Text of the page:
At the halfway point of my jog I ran past an attractive, young lady crouched on the ground with the contents of her purse spread out on the sidewalk, slowly putting them back into her bag. I stopped and asked if she was okay; she was dressed up in all black as if to go on a night on the town and looked as though she had had a bit to drink and a little something else. (At one point, she even pulled a small airline-sized bottle of Jack out of her bag and asked me to open it for her.) She said no and then asked if she could go running with me. I said sure, but probably not in those heels, to which she replied by promptly taking them off.
I asked again if she was okay and if she lived nearby or if I could help her get home. She again said no, that she was from Florida and had nowhere to go. Now, as this line of semi-coherent conversation was going on, she finished up putting her things in her bag and then began taking off the rest of her clothes. I gently suggested she didn't need to undress, but she ignored me, slipped off her black jeans, pulled her top off, gathered her belongings, and, in her matching blue panties and bra, started off jogging, at a surprisingly fast clip. I ran alongside.
People along the promenade stared and some made catcalls and comments. I continued trying to convince her to put her clothes back on and see if there was anyone in the city that she knew that we could contact, someplace she could stay. She wasn't particularly responsive. She seemed really intent on running, actually. And trying to keep her bra up. Unsuccessfully.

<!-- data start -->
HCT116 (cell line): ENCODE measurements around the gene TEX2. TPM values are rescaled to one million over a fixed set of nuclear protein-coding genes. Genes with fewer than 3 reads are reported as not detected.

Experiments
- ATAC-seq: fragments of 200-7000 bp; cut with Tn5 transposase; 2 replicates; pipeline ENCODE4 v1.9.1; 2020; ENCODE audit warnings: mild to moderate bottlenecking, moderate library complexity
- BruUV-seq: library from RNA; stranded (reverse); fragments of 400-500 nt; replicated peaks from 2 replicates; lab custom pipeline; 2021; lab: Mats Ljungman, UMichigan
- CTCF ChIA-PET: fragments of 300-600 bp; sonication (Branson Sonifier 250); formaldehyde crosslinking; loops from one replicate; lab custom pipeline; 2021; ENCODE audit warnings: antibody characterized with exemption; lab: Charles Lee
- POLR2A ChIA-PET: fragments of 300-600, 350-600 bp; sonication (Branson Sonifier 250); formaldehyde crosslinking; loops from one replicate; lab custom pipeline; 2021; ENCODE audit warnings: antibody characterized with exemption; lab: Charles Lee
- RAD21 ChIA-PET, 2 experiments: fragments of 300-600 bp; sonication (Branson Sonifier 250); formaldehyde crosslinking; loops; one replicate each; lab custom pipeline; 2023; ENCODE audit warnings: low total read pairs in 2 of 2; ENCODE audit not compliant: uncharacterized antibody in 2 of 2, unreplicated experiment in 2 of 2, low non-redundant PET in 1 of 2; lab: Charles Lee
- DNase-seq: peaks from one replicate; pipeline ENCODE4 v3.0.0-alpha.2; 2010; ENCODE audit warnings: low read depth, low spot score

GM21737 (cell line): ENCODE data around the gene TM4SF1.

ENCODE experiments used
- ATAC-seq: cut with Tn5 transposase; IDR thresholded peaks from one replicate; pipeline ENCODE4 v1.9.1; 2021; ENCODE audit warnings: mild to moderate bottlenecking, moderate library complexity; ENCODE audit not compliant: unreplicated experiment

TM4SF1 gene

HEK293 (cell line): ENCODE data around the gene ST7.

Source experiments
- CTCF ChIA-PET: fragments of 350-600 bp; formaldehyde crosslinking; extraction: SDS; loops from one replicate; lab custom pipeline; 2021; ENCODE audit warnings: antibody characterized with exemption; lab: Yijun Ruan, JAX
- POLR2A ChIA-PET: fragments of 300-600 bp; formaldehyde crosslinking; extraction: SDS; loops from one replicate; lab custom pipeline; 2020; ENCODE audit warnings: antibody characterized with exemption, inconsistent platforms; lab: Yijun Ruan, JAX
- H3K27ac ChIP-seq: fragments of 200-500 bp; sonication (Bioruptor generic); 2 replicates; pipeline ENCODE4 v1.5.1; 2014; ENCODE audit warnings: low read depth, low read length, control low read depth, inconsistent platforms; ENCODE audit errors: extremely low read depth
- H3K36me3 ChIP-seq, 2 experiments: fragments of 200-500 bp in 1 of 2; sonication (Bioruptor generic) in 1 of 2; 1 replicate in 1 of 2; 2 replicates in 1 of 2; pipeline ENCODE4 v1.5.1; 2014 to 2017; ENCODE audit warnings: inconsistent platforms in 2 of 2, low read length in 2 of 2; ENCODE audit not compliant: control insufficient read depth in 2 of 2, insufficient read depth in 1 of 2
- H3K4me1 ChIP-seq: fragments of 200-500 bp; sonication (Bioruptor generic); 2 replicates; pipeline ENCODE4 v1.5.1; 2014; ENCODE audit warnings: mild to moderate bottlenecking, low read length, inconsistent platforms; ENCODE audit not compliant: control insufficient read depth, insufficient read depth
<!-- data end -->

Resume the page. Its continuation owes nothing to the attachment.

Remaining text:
In short order the realities of jogging in underwear, bare feet and intoxicated caught up to her and she slowed to a stroll. She handed things for me to hold, some cash and some pills ("Xanax," she told me) while she re-arranged herself, but refused to get dressed again. She felt "more comfortable" that way.
A group of four motorcyclists and a car full of guys pulled up and immediately began cat calling to her. She told them she was looking for someone to give her a motorcycle ride. Emboldened, they shouted for her to join them, to jump in the car. She started to, then turned to me and asked if it was a good idea. I said I didn't think so. She then asked, "Are you going to let me sleep at your place tonight?"
At this point I hesitated. I have roommates and bringing a complete stranger, both intoxicated and probably high, into our household would be, in my mind, a violation of their safety and security, not to mention mine. I began to say this to her, to which she simply turned and hopped into the car, and the guys drove off with her, hooting and hollering, into the night.
So... utter failure on my part. I shouldn't have hesitated. I should have just said yes. I should have brought her back here, let her sober up and just stayed awake until she slept it off and was ready to find her way to her people or back home. Now this girl is possibly in danger and I had a chance to help her steer clear of that.
I'm not sorry I considered my roommates. And I realize she made choices to get herself into that situation. But I am disappointed in myself that I didn't think more quickly on my feet to come up with a safe solution for myself, the people I know and for this stranger who was balanced on the precipice. All I can do is say to myself, "Next time... be better."
It's not much consolation.